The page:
I’ve been spending more time in Barcelona lately. There is a great system of shared bicycles here, called Bicing, and I’ve been using it a lot to get around the city. It’s terrific, especially late at night when it’s cool and there’s not much traffic. I love cruising along the wide Gran Via, or floating through Parque Ciutadella past the Arc de Triomf, along with other anonymous riders thinking their own late night thoughts.
But reality intrudes: what if I crash and get injured? Not likely, but certainly possible. Or cut my finger while slicing bread? Or get sick? I’ve never visited a doctor here and had no idea where to go. My health insurance from the US might reimburse me for emergency care, but I’m really not sure about that.
I turned to the internet and quickly put together a plan.
On Tuesday I went to the branch of the Ayuntamiento (town hall) in my neighborhood. The line moved quickly; in about 20 minutes I was talking with a very pleasant woman who offered to take care of my request for Empadronado status. That simply means that you have registered as a resident of the city.
I presented my NIE (Número de Identificación de Extranjero or Foreigner identification Number) document, obtained when I bought an apartment here a couple of years ago. The NIE is sort of a tax number, useful for many transactions like opening a bank account. You do not have to own property to get an NIE. The woman helping me also asked for my passport and some indication of my residence in the city. I presented an electricity bill in my name. A rent receipt or similar document would have been acceptable too. She turned to her computer screen and in a couple of minutes handed me a printed official Empadronado document – name, date, address, etc. Registered! The entire process was conducted in a cordial, helpful, professional manner and took about 10 minutes.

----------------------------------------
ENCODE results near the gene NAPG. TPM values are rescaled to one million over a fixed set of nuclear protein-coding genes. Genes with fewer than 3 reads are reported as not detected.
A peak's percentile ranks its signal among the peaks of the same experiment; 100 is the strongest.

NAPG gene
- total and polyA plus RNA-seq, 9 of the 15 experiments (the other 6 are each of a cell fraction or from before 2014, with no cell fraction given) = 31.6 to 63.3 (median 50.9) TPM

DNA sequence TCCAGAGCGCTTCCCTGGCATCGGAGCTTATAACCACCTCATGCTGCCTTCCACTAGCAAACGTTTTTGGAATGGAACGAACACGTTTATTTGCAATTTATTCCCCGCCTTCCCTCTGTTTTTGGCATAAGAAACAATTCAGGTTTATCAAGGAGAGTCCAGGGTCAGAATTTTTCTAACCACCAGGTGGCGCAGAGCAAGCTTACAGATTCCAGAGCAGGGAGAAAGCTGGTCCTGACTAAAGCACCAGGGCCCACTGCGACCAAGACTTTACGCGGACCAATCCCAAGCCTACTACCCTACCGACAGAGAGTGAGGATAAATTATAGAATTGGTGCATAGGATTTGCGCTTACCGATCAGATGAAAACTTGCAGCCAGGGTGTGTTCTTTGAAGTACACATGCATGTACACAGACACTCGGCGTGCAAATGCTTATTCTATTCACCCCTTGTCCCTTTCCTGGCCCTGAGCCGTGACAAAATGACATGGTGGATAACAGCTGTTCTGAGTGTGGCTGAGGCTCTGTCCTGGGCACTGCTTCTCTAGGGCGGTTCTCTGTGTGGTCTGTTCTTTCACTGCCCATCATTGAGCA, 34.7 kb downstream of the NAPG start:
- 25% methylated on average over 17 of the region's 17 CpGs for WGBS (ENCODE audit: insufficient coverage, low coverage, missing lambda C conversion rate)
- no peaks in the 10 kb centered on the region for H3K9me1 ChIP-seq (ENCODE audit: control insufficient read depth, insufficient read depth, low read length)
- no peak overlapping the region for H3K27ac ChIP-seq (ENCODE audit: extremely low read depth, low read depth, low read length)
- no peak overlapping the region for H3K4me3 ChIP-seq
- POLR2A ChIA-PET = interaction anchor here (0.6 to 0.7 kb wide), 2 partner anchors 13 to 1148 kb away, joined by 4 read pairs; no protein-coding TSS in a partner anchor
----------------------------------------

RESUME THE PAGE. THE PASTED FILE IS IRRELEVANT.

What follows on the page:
On Wednesday I went to the CAP (Centro de Asistencia Primaria) in my neighborhood to request a medical card. There is a CAP in every neighborhood. Medical care is provided in these modern, attractive centers. If you need more specialized care you might be sent from the CAP to a CAC (Critical Assistance Center).
At my neighborhood CAP there was no line and someone immediately offered to help me. She asked for my NIE, my Empadronado (of course!), and my passport. After a few questions and a brief conversation with her colleague about which doctor to assign me to, she entered my data into the computer system. She printed a temporary tarjeta medica showing the name of the doctor and nurse who will be my primary care providers. The permanent card will be sent by mail in a couple of weeks. I was at the CAP for about 15 minutes.
That’s it. I now have medical coverage in Barcelona and all of Spain. Amazing to me, a citizen of the USA, with its bizarre, convoluted, employer based health insurance system. And it’s mean spirited reluctance to make health care available to all of its citizens, especially low income folks.
I’m going to continue to wear my bike helmet (even though almost no Bicing riders use them) when I pedal through the city. With my tarjeta medica in my pocket, I may enjoy coasting through the Barcelona night even more!